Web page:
Tech-Savvy Kids Costs Apple Millions, Forces change in iTunes Billing Practices

 

When you start having to key in your length iTunes password for every, individual purchase, you now know who to blame.  Following the conclusion of a three year investigation into Apple’s billing practices, the Federal Trade Commission announced yesterday that Apple will be paying at least $32.5 million to settle complaints over children racking up purchases in iPhone app games.  This move is in addition to an earlier settlement Apple came to last Summer, wherein they agreed to refund parent with iTunes credit, or cash, provided the parent could prove their kids made the purchase without their knowledge.

Following the conclusion of a three year investigation into Apple’s billing practices, the Federal Trade Commission announced yesterday that Apple will be paying at least $32.5 million to settle complaints over children racking up purchases in iPhone app games.

Both actions were in response to an outcry from parents who received startling credit card statements in the mail, claiming they owed hundreds of dollars in in-app payments to Apple for well-known games like Angry Birds and Smurf’s Village.  The culprit?  Not Apple, but the sweet-children of the phone’s owners themselves.   The tech-savvy tykes had apparently stumbled onto the fact that after the user’s password had been entered, say to install a free or $1 game like Angry Birds or Smurf Village, the iTunes Store then allowed unlimited purchases for a 15-minute period.  And with iTunes’ convenient access to stored credit card information, the kids did quite a bit of damage in that brief window.  One child spent north of £4,000, around $6500.  While other children were enticed to buy virtual coins, smurf-berries in Smurf Village, for as much as $500 an item.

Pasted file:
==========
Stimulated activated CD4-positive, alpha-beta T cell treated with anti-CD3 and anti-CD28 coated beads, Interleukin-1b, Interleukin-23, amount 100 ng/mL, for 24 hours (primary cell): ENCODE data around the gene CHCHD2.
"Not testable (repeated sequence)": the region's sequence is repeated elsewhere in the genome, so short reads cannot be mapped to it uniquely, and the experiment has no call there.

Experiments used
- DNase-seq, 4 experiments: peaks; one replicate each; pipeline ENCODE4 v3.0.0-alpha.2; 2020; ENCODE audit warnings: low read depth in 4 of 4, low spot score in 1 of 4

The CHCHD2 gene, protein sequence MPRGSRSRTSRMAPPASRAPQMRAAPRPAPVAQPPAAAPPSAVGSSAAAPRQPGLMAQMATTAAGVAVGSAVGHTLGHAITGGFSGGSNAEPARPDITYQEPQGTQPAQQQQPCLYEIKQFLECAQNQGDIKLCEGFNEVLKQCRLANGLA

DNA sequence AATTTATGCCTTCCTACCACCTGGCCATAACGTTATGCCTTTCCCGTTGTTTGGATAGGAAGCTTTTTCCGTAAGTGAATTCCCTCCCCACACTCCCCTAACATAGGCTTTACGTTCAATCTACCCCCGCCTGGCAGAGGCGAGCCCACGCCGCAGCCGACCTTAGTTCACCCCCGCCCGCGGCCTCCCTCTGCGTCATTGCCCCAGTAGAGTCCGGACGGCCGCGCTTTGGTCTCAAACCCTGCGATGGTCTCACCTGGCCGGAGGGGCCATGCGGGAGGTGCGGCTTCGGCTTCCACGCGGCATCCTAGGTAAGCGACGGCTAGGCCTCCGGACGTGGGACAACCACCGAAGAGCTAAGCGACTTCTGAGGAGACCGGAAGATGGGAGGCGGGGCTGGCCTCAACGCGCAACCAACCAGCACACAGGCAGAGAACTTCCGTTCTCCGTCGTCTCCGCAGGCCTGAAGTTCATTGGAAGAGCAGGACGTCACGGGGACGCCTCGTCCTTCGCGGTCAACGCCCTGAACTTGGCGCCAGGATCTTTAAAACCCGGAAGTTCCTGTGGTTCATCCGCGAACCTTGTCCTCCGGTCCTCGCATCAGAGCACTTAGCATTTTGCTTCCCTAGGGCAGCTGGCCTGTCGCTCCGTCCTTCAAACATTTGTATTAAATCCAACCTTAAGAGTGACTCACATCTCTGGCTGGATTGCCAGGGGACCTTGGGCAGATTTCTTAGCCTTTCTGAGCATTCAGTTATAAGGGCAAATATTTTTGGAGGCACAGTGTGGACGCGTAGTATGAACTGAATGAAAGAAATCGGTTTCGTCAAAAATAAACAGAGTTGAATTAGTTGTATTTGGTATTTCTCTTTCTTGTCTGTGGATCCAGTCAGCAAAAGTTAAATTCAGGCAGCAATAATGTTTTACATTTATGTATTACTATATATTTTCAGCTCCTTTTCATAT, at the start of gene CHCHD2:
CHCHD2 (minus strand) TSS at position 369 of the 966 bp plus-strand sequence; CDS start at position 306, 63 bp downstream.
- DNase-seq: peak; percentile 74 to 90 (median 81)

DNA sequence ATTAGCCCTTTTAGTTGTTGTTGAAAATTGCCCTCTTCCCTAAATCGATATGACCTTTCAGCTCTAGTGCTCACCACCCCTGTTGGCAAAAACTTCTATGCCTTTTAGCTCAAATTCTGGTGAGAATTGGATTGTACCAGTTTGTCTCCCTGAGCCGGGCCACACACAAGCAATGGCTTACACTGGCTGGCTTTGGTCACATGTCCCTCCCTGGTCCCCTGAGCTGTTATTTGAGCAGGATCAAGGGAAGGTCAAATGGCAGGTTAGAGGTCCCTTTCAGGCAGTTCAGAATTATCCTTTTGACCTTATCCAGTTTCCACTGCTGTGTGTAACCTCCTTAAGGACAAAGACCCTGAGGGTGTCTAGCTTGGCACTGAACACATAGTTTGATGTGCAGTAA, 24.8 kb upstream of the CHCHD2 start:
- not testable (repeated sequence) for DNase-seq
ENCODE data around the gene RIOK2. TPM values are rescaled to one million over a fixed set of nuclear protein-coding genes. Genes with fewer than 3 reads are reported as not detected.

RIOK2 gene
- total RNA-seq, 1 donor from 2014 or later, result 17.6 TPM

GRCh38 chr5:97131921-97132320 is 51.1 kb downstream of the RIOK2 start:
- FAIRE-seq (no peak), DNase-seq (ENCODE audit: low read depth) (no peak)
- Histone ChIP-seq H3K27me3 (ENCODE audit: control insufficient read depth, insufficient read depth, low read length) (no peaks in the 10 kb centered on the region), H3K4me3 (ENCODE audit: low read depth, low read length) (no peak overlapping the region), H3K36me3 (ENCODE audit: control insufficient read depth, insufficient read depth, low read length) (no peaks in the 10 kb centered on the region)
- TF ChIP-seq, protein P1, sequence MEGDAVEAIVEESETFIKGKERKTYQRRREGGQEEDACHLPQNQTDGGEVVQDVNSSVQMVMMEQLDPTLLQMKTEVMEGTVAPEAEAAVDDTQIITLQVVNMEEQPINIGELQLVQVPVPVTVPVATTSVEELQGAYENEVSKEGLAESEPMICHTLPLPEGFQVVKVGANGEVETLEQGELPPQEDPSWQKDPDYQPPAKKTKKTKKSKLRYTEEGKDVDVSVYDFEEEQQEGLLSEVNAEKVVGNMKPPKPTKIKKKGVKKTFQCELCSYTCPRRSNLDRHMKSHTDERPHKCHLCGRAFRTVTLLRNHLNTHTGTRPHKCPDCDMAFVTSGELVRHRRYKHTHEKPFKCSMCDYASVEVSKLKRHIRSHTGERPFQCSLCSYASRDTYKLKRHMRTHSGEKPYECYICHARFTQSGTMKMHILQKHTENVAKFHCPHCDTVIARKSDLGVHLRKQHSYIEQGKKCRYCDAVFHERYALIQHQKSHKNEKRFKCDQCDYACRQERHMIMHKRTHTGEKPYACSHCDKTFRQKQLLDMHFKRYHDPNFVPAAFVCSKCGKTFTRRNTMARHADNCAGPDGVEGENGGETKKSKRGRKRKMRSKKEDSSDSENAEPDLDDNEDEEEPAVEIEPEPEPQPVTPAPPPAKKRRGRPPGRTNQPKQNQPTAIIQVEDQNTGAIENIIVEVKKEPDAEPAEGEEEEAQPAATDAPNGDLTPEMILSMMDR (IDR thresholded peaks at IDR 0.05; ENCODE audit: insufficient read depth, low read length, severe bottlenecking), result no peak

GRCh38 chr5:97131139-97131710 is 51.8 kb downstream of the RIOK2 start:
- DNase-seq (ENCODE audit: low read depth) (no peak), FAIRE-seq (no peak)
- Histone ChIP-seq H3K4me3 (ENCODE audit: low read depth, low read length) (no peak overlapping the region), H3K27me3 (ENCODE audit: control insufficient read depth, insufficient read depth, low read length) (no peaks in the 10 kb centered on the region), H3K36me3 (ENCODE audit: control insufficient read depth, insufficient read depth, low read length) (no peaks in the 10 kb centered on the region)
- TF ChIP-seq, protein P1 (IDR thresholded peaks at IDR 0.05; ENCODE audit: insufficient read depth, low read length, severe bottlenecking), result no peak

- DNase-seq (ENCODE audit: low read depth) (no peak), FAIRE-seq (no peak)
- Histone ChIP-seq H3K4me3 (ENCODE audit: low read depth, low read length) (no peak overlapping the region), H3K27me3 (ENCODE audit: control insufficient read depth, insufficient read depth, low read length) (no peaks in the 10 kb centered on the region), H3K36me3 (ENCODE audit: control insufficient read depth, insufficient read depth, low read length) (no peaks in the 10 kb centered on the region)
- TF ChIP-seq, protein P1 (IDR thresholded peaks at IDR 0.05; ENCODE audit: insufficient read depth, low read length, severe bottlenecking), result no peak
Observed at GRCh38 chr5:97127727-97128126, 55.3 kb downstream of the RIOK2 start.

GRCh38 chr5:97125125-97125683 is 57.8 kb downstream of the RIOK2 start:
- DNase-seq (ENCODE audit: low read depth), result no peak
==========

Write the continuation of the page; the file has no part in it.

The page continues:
To Apple’s credit, they did respond with the aforementioned settlement offer to the parents.  But this wasn’t good enough for the FTC, a fact that some Apple upper-management have taken umbrage with. Chief Apple Executive Tim Cook said the deal “smacked of double jeopardy,” but that the company did not choose to fight the FTC because their proposed sanctions did not require them to do “anything they weren’t already going to do,” in reference to the Summer-settlement.

With respect to Mr. Cook, this isn’t true, as the FTC’s settlement of $32.5 million puts a definite figure on the more nebulous refund policy, and is only a minimum value. The FTC Chair, Edith Ramirez clarified that unlike the Summer-settlement the FTC deal requires full customer repayment.  In effect this means that the FTC has only put a $32.5 million floor on Apple’s liability. If consumers do not submit $32.5 million within 12 months of the deal’s finalization, Apple would remit the remainder of the total to the FTC.

This minimum refund is accompanied by mandatory changes to the iTunes billing policy to ensure Apple has their customer’s consent prior to billing them for all in-app purchases.  And was hailed by Ms. Ramirez as a “victory for consumers harmed by Apple’s unfair billing,” and a strong signal that “you cannot charge consumers for purchases they did not authorize.”